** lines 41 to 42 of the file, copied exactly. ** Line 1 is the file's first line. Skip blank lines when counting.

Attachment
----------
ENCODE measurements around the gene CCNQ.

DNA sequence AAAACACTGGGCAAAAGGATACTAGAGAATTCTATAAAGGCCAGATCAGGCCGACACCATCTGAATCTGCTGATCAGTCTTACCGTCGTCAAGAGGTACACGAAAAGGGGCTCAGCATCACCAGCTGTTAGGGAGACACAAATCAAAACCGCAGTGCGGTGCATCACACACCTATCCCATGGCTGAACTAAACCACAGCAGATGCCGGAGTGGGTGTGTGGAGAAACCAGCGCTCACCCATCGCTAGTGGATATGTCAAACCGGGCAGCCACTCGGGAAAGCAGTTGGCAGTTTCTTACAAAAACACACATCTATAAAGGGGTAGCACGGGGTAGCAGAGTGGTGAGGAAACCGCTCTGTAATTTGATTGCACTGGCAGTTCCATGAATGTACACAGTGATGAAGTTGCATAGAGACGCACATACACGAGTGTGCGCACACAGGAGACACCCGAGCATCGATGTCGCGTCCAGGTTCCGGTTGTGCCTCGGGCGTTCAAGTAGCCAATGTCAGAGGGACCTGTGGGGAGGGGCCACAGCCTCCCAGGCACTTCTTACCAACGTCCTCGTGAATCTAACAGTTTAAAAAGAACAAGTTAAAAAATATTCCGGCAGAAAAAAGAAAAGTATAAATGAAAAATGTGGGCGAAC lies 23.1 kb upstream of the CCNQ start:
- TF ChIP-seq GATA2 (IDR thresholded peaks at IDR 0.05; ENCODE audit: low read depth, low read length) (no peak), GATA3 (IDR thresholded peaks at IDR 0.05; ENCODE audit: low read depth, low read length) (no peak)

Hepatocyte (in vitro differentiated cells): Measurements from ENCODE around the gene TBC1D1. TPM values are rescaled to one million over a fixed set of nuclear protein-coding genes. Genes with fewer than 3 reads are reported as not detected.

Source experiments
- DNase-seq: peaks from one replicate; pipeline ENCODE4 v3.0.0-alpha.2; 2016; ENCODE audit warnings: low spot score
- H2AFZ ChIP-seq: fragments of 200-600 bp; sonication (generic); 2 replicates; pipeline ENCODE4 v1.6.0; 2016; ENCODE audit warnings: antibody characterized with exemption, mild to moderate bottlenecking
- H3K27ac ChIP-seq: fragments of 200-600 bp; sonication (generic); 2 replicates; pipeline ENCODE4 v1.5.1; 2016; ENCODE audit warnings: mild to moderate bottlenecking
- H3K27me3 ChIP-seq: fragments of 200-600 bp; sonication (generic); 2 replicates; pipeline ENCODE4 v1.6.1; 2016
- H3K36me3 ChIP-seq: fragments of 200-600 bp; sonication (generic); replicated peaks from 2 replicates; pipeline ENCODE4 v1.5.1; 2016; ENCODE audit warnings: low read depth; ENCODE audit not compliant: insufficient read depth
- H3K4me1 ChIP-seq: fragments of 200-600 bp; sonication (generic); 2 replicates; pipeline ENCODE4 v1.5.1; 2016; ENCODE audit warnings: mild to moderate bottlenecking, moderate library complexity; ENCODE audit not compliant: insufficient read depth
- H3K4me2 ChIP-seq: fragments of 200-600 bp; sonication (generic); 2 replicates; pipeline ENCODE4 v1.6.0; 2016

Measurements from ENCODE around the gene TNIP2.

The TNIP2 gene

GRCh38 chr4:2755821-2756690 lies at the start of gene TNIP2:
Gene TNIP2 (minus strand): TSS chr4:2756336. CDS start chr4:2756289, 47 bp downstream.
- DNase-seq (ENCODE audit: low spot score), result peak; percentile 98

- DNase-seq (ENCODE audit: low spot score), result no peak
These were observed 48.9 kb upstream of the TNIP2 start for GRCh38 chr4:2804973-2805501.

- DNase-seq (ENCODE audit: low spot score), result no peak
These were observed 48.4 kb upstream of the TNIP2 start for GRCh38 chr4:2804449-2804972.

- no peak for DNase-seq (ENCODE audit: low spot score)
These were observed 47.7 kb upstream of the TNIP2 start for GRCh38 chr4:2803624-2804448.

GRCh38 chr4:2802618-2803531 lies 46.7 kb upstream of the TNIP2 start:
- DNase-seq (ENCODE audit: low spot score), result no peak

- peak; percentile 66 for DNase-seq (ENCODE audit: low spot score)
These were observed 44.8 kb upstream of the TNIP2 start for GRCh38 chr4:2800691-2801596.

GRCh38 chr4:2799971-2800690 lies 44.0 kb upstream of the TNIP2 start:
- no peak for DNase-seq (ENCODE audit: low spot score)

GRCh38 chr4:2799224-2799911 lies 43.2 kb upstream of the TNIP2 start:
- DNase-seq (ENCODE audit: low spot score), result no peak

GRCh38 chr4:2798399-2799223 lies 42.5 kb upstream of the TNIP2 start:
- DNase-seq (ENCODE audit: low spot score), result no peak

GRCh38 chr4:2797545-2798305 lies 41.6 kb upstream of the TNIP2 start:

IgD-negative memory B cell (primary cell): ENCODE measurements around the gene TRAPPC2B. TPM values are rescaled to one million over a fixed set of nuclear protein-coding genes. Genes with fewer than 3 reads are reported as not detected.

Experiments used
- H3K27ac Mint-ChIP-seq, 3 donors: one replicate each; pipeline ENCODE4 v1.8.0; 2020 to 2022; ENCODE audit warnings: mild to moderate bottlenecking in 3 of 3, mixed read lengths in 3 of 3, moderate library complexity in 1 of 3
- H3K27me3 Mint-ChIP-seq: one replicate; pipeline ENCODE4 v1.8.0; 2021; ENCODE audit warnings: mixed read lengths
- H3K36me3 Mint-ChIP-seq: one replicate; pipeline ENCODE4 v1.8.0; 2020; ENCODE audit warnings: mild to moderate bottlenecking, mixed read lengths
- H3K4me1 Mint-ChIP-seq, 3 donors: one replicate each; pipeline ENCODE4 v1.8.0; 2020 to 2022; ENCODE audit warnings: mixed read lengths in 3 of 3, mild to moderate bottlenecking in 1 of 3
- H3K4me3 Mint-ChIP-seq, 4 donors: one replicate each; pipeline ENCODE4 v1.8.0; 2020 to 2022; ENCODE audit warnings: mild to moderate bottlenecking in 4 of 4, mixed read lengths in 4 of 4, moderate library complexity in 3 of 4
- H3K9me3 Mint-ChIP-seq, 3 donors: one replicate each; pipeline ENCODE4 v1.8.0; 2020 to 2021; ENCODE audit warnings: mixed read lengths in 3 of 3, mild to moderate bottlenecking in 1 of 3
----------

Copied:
- H3K4me3 Mint-ChIP-seq, 4 donors: one replicate each; pipeline ENCODE4 v1.8.0; 2020 to 2022; ENCODE audit warnings: mild to moderate bottlenecking in 4 of 4, mixed read lengths in 4 of 4, moderate library complexity in 3 of 4
- H3K9me3 Mint-ChIP-seq, 3 donors: one replicate each; pipeline ENCODE4 v1.8.0; 2020 to 2021; ENCODE audit warnings: mixed read lengths in 3 of 3, mild to moderate bottlenecking in 1 of 3